Wednesday 3 December 2008

boquerones: marinated white anchovies

I first tried boquerones at a Spanish Chamber of Commerce lunch in 2005. I couldn’t believe how good they were and I was over the moon to discover my local deli selling them in bulk.

They have everything I adore: extreme sourness and a salty yet moreishly clean aftertaste. Paired with thinly shaved garlic and fresh parsley, I could eat them for breakfast, lunch or dinner and I'm always recommending them to friends who seem disdainful and then develop their own addictions.

This particular recipe for boquerones comes from MoVida, a cookbook from the Spanish restaurant of the same name in Melbourne. This restaurant is probably the forefront of modern Spanish cuisine in Australia and the recent addition of a sherry bar only boosts their reputation.

One of the 2008 Food Challenges I set myself was to cook from a few cookbooks and MoVida was one of them (I’m really having to hammer through these 2008 Food Challenges because 2008 is almost over).

MoVida’s cookbook is inspiring because I’ve eaten there before and I know how good this food can be. Now that Camorra has shared his secrets I’m keen to try some others such as:
*Deep-fried Piquillo Peppers stuffed with Salt Cod
*Ajo Blanco with Grape Granita
*Skate with Hazelnuts and Lemon
*Canary Islands Salted Potatoes
*Roast Pork Belly with Quince Alioili
*Pan de Higos (chocolate and fig bread)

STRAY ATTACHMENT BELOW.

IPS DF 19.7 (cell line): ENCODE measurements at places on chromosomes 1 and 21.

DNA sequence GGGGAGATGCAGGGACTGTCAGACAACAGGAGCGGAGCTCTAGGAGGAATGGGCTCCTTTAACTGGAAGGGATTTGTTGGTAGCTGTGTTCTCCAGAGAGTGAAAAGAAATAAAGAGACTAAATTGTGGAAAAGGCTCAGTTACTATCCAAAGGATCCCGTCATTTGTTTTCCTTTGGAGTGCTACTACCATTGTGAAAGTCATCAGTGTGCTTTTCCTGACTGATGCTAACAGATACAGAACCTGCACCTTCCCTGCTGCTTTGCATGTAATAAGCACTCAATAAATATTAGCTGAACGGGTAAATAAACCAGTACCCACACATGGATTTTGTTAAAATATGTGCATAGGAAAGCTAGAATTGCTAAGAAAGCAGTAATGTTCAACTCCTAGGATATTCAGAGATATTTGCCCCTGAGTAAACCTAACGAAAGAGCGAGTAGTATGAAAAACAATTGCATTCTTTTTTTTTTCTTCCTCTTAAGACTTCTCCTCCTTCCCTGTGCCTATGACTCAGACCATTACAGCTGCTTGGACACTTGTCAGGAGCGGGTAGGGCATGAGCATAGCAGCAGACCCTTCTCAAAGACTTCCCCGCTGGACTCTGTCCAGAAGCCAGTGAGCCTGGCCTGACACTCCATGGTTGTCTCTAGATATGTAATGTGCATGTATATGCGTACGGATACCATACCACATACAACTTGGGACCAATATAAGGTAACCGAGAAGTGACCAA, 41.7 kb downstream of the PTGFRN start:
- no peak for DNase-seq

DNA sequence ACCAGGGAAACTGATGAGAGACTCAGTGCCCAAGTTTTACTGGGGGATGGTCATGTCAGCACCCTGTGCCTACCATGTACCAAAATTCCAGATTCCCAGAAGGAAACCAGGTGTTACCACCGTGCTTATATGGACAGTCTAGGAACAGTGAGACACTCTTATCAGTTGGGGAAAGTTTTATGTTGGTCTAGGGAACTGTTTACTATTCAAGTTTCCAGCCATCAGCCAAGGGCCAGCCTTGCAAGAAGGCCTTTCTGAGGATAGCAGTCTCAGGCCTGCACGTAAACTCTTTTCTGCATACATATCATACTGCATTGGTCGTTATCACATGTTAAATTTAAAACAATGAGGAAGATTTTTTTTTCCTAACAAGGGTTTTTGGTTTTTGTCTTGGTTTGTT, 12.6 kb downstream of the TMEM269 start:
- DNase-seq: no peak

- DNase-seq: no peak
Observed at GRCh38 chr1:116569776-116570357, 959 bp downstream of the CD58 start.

But for now, here is an exquisite recipe for exquisite boquerones.

Boquerones en Vinagre (Marinated White Anchovies)

Recipe from MoVida by Frank Camorra and Richard Cornish. Serves 12 for tapas.


500g jar pickled Spanish white anchovies, drained
1 white salad onion, finely sliced
3 garlic cloves, finely sliced
1 handful flat-leaf parsley
150ml extra virgin olive oil
150ml white wine vinegar


1. Lay the anchovies flat in a glass or ceramic dish (metal bowls will react with the marinade)

2. Put the sliced onion and garlic on top of the anchovies.

3. Pick the parsley leaves off the stem and sprinkle over onion.

4. Vigorously combine the olive oil and vinegar and pour over anchovies.

5. Refrigerate overnight. Serve chilled.

If these boquerones take your fancy (can’t see why they wouldn’t) then you should proceed to making the Basque pintxos called Gildas: pieces of palm heart, tomato, olives and rolled boquerones served on skewers. And MoVida’s cookbook includes a recipe for Gildas too.



  1. If you challenged me to try those, I'd have to close my eyes. I guess they don't look appealing to me since the only small seafood I ate growing up was shrimp, and they're pretty and pink. But these anchovies look slimy and grey. I'm guessing they're "shiny" from the oil, but my initial reaction is slime, sorry. I'd still try one, but only with closed eyes 8^)

  2. Us Greeks also marinade fresh anchovies and it's a favourite meze, served with Ouzo or Tsipouro (eau de vie)...luv it!

  3. shreela - yes, they are a bit slimey but the flavour explosion overpowers that almost instantly.

    peter - i saw a great greek recipe for seafood cooked with ouzo recently. actually, was it on your blog?

  4. Some boquerones are way too salty or have too much vinegar and not enough olive oil. Benfumat's have the perfect balance between the three. Typically boquerones are served draped over a thin slice of baguette or rolled around an olive. They are also great laid on top of a salad of fresh tomatoes or greens, and are a wonderful accompaniment to any dish that could use a bit of tangy, salty goodness.
    buzz marketing

  5. I make my own white anchovies from scratch. Then I marinate them several different ways! There's not anything slimy about these. Just great flavor. For those of you that are bold, be daring...try something new!


Thanks for saying hello. It's great to know there are people out there in cyberspace!

Related Posts with Thumbnails